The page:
Nurses perform numerous tasks, from providing fundamental healthcare to assisting surgeons with advanced and critical procedures. Those interested in becoming a nurse, can pursue several degree programs and courses for nursing based on their career goals and level of care they hope to provide. There are three main categories of nurses. Licensed Practical Nurses (LPNs) provide basic care while supervised by registered nurses and doctors. Registered nurses (RNs) care for patients, provide support to patients’ families, and assist doctors in medical procedures. Additional education can lead to further specialization as an advanced practice registered nurse.
Educational programs in this field are typically found in nursing schools at both public and private colleges, technical schools, and universities. Some hospitals and high schools offer them as well. In addition to liberal arts courses, nursing programs require students to take prerequisite courses related to the field such as biology, physiology, chemistry, and anatomy. All nursing programs contain a supervised clinical component, and graduates of these programs must pass a licensing exam in order to begin work.
Associate of Arts in Nursing
Two-year Associate of Arts in Nursing (AAN) degree programs provide general registered nurse education and training through courses on anatomy and physiology, mental health, pharmacology, and nutrition. Students may also undergo practical laboratory and clinical instruction, receiving hands-on experience with patient care and other related health care tasks.
Associate of Science in Nursing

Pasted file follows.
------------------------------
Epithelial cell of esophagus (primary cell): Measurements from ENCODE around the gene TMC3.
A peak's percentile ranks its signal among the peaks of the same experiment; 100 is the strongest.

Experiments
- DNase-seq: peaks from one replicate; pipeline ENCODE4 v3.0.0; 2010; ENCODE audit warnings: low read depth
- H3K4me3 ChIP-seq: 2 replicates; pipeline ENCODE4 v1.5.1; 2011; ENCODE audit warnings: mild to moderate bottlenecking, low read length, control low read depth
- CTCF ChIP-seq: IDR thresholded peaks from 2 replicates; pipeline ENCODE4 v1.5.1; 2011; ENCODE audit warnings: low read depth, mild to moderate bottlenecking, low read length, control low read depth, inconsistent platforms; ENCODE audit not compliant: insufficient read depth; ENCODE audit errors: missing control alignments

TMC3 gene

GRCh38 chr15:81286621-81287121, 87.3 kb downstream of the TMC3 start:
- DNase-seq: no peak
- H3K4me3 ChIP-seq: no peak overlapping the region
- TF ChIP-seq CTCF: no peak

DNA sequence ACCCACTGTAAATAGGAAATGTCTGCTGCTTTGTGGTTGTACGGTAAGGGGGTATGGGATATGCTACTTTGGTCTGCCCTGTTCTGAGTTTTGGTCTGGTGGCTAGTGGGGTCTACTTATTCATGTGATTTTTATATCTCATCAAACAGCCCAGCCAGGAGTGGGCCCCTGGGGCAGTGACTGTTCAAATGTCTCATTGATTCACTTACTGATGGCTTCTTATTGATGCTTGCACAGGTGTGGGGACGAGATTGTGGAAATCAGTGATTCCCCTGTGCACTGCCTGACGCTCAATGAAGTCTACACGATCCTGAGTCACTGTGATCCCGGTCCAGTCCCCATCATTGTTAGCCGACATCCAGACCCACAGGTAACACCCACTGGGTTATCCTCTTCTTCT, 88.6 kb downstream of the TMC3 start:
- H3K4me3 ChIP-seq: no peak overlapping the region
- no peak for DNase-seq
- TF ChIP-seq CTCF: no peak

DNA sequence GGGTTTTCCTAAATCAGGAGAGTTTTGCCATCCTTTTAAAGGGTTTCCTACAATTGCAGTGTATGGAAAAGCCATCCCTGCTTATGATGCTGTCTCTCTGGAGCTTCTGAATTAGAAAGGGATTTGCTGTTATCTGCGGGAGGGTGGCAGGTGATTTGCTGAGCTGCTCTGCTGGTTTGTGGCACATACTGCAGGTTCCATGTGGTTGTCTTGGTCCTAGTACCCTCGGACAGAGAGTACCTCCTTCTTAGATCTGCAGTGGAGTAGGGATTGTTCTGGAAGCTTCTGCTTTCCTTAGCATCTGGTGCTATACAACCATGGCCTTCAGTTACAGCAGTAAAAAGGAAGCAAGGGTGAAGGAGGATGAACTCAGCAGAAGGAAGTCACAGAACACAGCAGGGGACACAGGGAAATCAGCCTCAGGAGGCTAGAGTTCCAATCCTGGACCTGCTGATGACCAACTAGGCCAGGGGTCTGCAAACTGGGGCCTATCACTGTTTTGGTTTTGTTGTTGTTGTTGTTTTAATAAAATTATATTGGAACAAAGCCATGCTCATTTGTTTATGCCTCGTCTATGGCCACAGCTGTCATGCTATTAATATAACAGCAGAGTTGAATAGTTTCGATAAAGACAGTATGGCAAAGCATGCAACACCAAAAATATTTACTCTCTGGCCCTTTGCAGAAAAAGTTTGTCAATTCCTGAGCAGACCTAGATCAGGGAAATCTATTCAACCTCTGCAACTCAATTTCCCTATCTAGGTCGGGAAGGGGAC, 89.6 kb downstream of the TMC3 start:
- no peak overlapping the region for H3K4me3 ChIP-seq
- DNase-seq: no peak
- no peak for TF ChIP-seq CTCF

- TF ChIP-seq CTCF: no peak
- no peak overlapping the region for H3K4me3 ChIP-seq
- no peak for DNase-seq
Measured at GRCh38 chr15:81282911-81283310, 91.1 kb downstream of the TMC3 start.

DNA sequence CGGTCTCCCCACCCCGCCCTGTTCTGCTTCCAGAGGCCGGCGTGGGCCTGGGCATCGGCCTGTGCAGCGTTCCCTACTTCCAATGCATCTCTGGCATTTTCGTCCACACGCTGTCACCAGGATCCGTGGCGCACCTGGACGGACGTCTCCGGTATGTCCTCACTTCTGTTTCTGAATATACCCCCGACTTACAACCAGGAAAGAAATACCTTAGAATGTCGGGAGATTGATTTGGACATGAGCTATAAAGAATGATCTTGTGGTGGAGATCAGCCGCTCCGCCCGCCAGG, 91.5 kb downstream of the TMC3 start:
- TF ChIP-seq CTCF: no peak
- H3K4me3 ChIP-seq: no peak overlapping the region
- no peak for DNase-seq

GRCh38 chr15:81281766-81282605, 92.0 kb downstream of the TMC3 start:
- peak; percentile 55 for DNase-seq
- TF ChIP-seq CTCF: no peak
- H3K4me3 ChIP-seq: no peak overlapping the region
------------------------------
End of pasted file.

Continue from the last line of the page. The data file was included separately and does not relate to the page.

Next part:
Associate’s degree programs for registered nurses typically take 2-3 years to complete. Associate of Science in Nursing (ASN) degree programs are offered by community colleges and nursing schools. These programs, which can be administered in coordination with hospitals, provide training in nursing fundamentals, pharmacology, and microbiology. ASN Programs may be a good fit for those who want a hands-on career and are not interested in pursuing administrative, research, or teaching positions.
Bachelor of Science in Nursing
Those interested in greater career flexibility and additional clinical experience can pursue a Bachelor of Science in Nursing (BSN). These 4-year programs prepare prospective RNs for nursing jobs as well as managerial, clinical, research, and teaching positions. BSN programs may include courses in adult health care, health assessment ,and community health. Most BSN programs require students to acquire experience in clinical settings.
Master of Science in Nursing
A Master of Science in Nursing program prepares nurses to become nurse administrators, advanced practice registered nurses, nurse educators, and family nurse practitioners. Most master’s degree programs in nursing emphasize advanced nursing practices, management skills, and areas of specialty such as women’s health, critical care, or public health.
The education needed to become a nurse is highly dependent upon what type of nurse you want to become and can range from associate’s to master’s degrees.